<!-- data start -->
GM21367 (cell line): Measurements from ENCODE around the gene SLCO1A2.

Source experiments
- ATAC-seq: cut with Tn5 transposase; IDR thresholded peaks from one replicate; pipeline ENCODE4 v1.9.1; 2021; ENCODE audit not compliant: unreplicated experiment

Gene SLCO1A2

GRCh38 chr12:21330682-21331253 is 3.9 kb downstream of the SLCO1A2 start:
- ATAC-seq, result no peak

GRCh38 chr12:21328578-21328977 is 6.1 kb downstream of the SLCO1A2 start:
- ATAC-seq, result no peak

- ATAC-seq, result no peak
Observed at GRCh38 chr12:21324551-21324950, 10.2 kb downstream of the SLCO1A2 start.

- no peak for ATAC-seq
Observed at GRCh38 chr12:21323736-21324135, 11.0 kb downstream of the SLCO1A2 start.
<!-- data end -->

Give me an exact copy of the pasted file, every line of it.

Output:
GM21367 (cell line): Measurements from ENCODE around the gene SLCO1A2.

Source experiments
- ATAC-seq: cut with Tn5 transposase; IDR thresholded peaks from one replicate; pipeline ENCODE4 v1.9.1; 2021; ENCODE audit not compliant: unreplicated experiment

Gene SLCO1A2

GRCh38 chr12:21330682-21331253 is 3.9 kb downstream of the SLCO1A2 start:
- ATAC-seq, result no peak

GRCh38 chr12:21328578-21328977 is 6.1 kb downstream of the SLCO1A2 start:
- ATAC-seq, result no peak

- ATAC-seq, result no peak
Observed at GRCh38 chr12:21324551-21324950, 10.2 kb downstream of the SLCO1A2 start.

- no peak for ATAC-seq
Observed at GRCh38 chr12:21323736-21324135, 11.0 kb downstream of the SLCO1A2 start.